Remarks by Angel Gurría
29 March 2019 - Stockholm, Sweden
(As prepared for delivery)
Dear Ministers, Ambassadors, Ladies and Gentlemen,
I am delighted to be back in Stockholm to present the OECD’s 2019 Economic Survey of Sweden.
I would like to thank the Minister of Finance, Magdalena Andersson, and the Minister of Education, Anna Ekström, for joining us for the presentation of this Survey. This year’s edition focuses on education, which is essential to economic success, inclusiveness, well-being and social cohesion. All of these are top priorities in the Government’s agenda.
Sweden’s economic, environmental, income and gender equality, and well-being achievements are remarkable. Driven by robust consumption, investment and exports, GDP has expanded steadily, at an average rate of close to 3% over the past five years. Unemployment has also declined to 6.3% in 2018 (from 8% in 2013), and the employment rate was close to 80% in 2018. This is among the three highest employment rates in the OECD, and the highest in the European Union!
In addition, Sweden performs well in all dimensions of well-being: life satisfaction is among the best in the OECD, and the work-life balance is good, with only 1% of employees regularly working very long hours. Sweden is also a frontrunner in the fight against climate change and in greening the economy.
However, like many other OECD countries, Sweden also faces important challenges. Global growth prospects create uncertainty for Sweden and put at risk progress made this far. According to our latest Economic Outlook, global growth is projected to further decrease from 3.6% in 2018 to 3.3% in 2019, and to improve slightly to 3.4% in 2020. And global trade tensions continue to threaten exports and hold back investment. This will have a negative impact for an open Swedish economy, reducing GDP growth to only slightly over 1.5% in 2019 and 2020.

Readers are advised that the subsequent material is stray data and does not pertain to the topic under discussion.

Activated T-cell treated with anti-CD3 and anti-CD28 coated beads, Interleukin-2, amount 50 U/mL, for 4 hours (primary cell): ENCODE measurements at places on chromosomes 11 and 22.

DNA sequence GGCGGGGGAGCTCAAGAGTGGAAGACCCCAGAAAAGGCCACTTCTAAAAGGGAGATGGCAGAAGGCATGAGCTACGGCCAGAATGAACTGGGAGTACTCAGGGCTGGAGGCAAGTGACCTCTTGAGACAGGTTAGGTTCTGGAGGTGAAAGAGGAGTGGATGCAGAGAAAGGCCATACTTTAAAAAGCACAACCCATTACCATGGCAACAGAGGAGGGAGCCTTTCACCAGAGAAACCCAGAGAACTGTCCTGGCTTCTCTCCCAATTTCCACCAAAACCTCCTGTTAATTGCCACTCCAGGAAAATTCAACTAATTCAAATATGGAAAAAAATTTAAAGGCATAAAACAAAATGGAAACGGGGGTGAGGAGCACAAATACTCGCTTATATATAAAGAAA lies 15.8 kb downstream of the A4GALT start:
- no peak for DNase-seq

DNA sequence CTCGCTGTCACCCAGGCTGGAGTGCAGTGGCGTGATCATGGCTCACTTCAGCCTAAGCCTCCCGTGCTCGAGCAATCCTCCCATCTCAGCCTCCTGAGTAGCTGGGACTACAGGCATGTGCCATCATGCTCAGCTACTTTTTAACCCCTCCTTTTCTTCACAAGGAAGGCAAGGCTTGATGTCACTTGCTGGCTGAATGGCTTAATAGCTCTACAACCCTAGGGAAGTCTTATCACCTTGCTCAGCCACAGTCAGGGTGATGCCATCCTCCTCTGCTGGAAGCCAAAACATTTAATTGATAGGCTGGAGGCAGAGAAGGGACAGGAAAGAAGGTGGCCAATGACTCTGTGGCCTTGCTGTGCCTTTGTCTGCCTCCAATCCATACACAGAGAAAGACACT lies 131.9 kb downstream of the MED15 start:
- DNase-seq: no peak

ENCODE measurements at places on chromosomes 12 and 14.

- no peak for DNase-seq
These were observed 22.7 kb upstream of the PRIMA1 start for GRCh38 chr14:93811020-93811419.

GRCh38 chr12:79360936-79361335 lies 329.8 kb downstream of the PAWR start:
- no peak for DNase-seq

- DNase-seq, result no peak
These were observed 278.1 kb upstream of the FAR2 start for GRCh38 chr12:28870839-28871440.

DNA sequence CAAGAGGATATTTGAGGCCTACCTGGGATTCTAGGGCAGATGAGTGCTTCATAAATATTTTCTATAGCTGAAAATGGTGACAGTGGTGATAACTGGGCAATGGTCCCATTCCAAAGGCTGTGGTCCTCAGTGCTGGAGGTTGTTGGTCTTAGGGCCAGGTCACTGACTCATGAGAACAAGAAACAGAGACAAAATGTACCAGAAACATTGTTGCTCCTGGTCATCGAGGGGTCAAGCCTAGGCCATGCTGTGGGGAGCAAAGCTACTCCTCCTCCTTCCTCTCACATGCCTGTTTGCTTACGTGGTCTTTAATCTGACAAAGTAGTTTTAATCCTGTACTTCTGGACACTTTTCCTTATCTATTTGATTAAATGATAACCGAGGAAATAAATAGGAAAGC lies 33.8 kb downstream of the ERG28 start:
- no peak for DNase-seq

There are also structural challenges, like in the housing sector. While housing prices have stabilised, the housing price-to-income ratio remains about 30% above its long-term average, while household debt continues to rise. A better functioning housing market could strengthen financial stability, facilitate residential mobility and enhance well-being.
Digitalisation is creating challenges. Almost one third of jobs in Sweden could see significant changes in how they are carried out as a result of automation, and another 8% could disappear altogether. This highlights the need to further develop adult education, in cooperation with the social partners. But digitalisation also provides opportunities to streamline administrative procedures to boost productivity.
Most importantly, Sweden’s education system is also facing various challenges. School results have been declining for the past two decades, and today, nearly one Swedish adult in five has low literacy or numeracy skills, or both. Moreover, emerging trends in society, such as immigration and rising income inequality, increase residential segregation and contribute to isolating pupils from different social backgrounds into separate schools.
The Survey puts forward a number of recommendations to tackle these and other key challenges. Let me outline three related to these particular areas.
First, macroeconomic policies should remain responsive to macroeconomic developments